After Life

A beautiful meditation on the power and beauty of memories, this second feature from Hirokazu Kore-eda (MABOROSI) is more about a particular pause between life and eternity than about eternity itself. Several harried counselors report to work on a Monday at an oddly archaic institution. Their job: shepherding a group of the recently deceased through the...read more

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Reviewed by Sandra Contreras
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A beautiful meditation on the power and beauty of memories, this second feature from Hirokazu Kore-eda (MABOROSI) is more about a particular pause between life and eternity than about eternity itself. Several harried counselors report to work on a

Monday at an oddly archaic institution. Their job: shepherding a group of the recently deceased through the process of selecting a single memory to carry for eternity. At the end of the week, the guides turn filmmakers and recreate each memory in a film. The handsome, if grave, guide Mochizuki

(Arata) is assigned to Watanabe (Naito Taketoshi) a particularly boring salaryman filled with ambivalence about his life. The other dead folks represent a cross section of Japanese society (part of Kore-eda's preparation involved interviewing hundreds of diverse Japanese people): a teenage girl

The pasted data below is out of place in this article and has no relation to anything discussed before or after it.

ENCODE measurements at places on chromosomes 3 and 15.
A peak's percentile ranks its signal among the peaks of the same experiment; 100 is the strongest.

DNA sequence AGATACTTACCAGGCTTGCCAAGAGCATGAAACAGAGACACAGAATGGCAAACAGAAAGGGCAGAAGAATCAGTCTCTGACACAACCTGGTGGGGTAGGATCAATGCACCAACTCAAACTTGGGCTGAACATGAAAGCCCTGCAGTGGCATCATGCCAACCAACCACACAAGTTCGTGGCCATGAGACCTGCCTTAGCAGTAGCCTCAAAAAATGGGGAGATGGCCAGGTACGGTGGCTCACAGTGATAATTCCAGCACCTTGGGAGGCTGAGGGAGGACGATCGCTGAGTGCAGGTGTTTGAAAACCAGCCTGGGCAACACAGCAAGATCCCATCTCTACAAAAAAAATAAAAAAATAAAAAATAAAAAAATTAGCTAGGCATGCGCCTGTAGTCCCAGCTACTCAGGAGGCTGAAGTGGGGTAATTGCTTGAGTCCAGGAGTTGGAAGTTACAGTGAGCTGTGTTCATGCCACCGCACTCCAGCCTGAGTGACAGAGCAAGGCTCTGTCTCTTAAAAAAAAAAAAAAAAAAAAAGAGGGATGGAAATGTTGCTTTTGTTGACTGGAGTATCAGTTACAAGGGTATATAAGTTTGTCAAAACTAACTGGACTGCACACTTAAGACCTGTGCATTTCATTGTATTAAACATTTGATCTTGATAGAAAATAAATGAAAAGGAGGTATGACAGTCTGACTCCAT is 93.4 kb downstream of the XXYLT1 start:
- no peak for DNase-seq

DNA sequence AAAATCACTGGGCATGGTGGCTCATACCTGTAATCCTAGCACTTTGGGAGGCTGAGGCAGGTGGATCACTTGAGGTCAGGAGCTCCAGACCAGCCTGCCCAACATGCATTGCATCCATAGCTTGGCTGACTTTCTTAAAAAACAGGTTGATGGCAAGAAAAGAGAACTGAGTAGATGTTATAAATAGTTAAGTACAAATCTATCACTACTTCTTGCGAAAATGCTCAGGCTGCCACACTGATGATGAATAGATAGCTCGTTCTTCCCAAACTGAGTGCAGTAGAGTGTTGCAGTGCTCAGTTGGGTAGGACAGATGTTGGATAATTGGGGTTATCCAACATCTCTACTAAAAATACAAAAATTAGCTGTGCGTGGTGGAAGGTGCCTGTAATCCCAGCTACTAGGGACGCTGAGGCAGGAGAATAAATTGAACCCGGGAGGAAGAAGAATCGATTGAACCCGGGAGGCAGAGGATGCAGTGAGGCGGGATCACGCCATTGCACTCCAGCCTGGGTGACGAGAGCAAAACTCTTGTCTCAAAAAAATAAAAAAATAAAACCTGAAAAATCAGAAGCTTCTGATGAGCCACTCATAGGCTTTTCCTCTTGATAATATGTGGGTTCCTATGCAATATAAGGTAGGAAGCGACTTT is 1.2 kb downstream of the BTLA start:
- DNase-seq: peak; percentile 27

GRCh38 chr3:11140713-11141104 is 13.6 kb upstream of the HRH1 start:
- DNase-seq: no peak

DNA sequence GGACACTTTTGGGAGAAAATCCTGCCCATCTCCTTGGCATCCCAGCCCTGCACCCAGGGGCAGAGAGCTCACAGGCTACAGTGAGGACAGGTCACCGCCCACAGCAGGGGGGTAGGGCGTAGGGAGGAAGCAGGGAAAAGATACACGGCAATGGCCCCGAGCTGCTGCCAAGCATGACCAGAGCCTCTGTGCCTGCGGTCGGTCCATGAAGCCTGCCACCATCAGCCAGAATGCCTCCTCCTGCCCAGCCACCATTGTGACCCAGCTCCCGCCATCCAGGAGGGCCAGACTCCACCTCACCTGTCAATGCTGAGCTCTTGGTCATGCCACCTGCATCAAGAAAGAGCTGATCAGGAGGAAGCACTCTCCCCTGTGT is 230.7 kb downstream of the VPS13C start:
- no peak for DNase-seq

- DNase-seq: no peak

who chooses a memory of Disneyland then changes her mind; an old woman with Alzheimer's disease who wanders the grounds picking up leaves and flowers; Iseya (Yuseke Iseya), a defiant punk who refuses to choose. We learn that those who cannot or will not choose a memory remain to become guides

themselves. AFTER LIFE is a chatty film, full of descriptions of the sensations and experiences in everyday life, and the large number of characters, their stories and interconnections make for a busier-looking film than MABOROSI. But Kore-eda, who uses his documentary experience to great effect

in the interviews with the dead, extracts the most poignant moments out of silence and solitude. The recreations of memories lovingly and reflexively point out that our recollections are often as malleable and dependent on suspension of disbelief as the special effects in a film.

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  • Released: 1999
  • Rating: NR
  • Review: A beautiful meditation on the power and beauty of memories, this second feature from Hirokazu Kore-eda (MABOROSI) is more about a particular pause between life and eternity than about eternity itself. Several harried counselors report to work on a Monday… (more)

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